3. Focus on saying the sentence accurately rather than trying to say it quickly.
  4. Write the expression down, or use pictures to help you remember it. Visual aids can help you associate sounds with words and images.
  5. Find a professional teacher who will help you pronounce difficult sounds.
  6. Record yourself saying the tongue twister and listen back to it. This will help you identify areas where you need to improve.

And one last tip for you. Remember that tongue twisters are meant to be entertaining. Don’t get frustrated if you don’t get it right the first time. Just relax, and you will see the results much faster. You can also use these expressions to challenge your friends – it is a great way to practice and have fun at the same time.

The Main Benefits of Learning English Tongue Twisters

Now that you know almost a hundred new tongue twisters, you probably wonder why exactly we told you about them. Well, as you may notice, our blog is all about English. And we do our best to provide our readers with the most beneficial topics for their learning. Tongue twisters also have many advantages. Here are only a few of them:

  1. By practicing tongue twisters, you can improve your fluency and ability to speak English smoothly and confidently.
  2. Tongue twisters require precise coordination between the lips, tongue, and other speech organs. Mastering them can help you develop greater control over your speech.
  3. Hard-to-pronounce expressions can be challenging to say correctly, but they can give you a sense of accomplishment and build confidence when speaking English.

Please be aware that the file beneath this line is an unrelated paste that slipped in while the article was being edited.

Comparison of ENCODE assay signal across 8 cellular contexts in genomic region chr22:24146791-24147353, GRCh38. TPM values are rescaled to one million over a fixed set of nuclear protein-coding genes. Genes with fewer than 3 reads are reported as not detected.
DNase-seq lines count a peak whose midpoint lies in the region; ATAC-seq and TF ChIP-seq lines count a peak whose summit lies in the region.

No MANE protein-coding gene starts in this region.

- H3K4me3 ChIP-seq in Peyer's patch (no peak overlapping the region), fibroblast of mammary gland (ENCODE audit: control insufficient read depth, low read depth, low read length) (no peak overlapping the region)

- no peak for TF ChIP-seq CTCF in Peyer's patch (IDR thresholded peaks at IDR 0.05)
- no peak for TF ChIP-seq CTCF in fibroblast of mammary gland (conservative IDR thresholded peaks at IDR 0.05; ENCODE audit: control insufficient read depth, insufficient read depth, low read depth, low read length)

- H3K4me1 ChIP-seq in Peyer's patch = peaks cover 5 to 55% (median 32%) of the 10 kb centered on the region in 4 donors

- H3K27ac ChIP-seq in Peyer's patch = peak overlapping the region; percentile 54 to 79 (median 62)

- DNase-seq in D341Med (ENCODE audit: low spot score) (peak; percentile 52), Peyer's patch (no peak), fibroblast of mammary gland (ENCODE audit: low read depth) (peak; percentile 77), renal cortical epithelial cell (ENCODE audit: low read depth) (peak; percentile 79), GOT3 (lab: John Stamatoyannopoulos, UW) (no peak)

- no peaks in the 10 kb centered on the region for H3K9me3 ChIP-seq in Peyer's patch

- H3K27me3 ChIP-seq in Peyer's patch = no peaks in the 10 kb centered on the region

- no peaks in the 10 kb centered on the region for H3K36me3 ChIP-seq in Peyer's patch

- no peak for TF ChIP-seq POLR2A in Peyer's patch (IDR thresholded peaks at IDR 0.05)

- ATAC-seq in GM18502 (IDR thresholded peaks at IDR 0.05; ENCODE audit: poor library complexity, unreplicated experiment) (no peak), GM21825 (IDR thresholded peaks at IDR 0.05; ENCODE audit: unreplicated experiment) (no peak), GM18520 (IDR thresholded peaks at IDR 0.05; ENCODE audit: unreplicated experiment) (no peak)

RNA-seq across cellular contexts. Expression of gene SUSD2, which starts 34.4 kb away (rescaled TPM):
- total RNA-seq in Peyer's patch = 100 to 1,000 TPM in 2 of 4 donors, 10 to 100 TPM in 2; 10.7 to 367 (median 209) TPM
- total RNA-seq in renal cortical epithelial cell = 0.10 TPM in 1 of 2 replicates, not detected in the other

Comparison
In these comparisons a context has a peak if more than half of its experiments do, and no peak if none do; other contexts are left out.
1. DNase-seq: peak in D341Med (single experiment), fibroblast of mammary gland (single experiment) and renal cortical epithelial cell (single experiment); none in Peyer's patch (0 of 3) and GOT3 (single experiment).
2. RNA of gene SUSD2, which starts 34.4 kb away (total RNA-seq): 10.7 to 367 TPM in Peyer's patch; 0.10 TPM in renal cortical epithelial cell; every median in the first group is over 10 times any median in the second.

4. Listening to others saying tongue twisters can help you strengthen your listening skills and comprehension of spoken English.
  5. Reciting the best tongue twisters requires memorization, which can help improve your memory and cognitive abilities.

Can you believe it? Those funny (even gibberish sometimes) sentences and word jokes can have such a significant impact on your English level. Today, you’ve taken one step closer to achieving fluency. And we believe that after learning only a few tongue twisters listed above, you will be pleasantly surprised with your pronunciation.

Promova Knows What a Tongue Twister Is and How to Deal With It

Practicing tongue twisters alone can be even more challenging for unprepared students. Therefore, they need some help from professionals. And Promova is the best platform to find one in a matter of minutes. This international language-learning multitool has been here for a while, and they know exactly what you might need. 

You can choose from many options based on your studying motivations. For example, if you want to work with a professional teacher, you can join personal or group lessons. All you have to do is pass a quick proficiency test and start learning immediately. And if you are still hesitating, Promova offers students a free trial lesson – with its help, you can find out all the details before making your final decision.